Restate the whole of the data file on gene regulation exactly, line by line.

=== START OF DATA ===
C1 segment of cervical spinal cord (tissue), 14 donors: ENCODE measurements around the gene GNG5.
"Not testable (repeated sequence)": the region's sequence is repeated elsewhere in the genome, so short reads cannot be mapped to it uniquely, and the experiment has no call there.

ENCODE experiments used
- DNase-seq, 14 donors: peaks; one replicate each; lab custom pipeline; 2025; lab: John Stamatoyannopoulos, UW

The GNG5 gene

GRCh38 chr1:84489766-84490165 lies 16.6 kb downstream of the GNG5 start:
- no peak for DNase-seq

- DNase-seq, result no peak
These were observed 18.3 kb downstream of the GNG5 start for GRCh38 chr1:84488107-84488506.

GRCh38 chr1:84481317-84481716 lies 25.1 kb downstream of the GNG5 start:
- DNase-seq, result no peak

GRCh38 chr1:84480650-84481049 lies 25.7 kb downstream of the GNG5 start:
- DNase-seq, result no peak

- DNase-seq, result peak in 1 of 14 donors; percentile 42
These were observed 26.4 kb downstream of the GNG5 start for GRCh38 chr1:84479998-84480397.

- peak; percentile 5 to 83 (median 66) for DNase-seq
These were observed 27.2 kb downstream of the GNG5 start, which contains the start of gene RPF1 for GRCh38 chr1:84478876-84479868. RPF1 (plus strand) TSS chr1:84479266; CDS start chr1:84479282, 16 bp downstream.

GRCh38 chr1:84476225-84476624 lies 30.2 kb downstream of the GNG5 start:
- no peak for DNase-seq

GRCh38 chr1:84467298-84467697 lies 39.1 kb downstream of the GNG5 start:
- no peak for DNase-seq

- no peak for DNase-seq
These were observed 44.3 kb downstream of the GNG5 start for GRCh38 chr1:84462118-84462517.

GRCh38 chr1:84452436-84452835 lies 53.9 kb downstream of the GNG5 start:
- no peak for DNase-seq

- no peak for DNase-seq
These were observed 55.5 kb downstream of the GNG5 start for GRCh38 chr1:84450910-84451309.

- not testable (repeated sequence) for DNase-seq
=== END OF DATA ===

C1 segment of cervical spinal cord (tissue), 14 donors: ENCODE measurements around the gene GNG5.
"Not testable (repeated sequence)": the region's sequence is repeated elsewhere in the genome, so short reads cannot be mapped to it uniquely, and the experiment has no call there.

ENCODE experiments used
- DNase-seq, 14 donors: peaks; one replicate each; lab custom pipeline; 2025; lab: John Stamatoyannopoulos, UW

The GNG5 gene

GRCh38 chr1:84489766-84490165 lies 16.6 kb downstream of the GNG5 start:
- no peak for DNase-seq

- DNase-seq, result no peak
These were observed 18.3 kb downstream of the GNG5 start for GRCh38 chr1:84488107-84488506.

GRCh38 chr1:84481317-84481716 lies 25.1 kb downstream of the GNG5 start:
- DNase-seq, result no peak

GRCh38 chr1:84480650-84481049 lies 25.7 kb downstream of the GNG5 start:
- DNase-seq, result no peak

- DNase-seq, result peak in 1 of 14 donors; percentile 42
These were observed 26.4 kb downstream of the GNG5 start for GRCh38 chr1:84479998-84480397.

- peak; percentile 5 to 83 (median 66) for DNase-seq
These were observed 27.2 kb downstream of the GNG5 start, which contains the start of gene RPF1 for GRCh38 chr1:84478876-84479868. RPF1 (plus strand) TSS chr1:84479266; CDS start chr1:84479282, 16 bp downstream.

GRCh38 chr1:84476225-84476624 lies 30.2 kb downstream of the GNG5 start:
- no peak for DNase-seq

GRCh38 chr1:84467298-84467697 lies 39.1 kb downstream of the GNG5 start:
- no peak for DNase-seq

- no peak for DNase-seq
These were observed 44.3 kb downstream of the GNG5 start for GRCh38 chr1:84462118-84462517.

GRCh38 chr1:84452436-84452835 lies 53.9 kb downstream of the GNG5 start:
- no peak for DNase-seq

- no peak for DNase-seq
These were observed 55.5 kb downstream of the GNG5 start for GRCh38 chr1:84450910-84451309.

- not testable (repeated sequence) for DNase-seq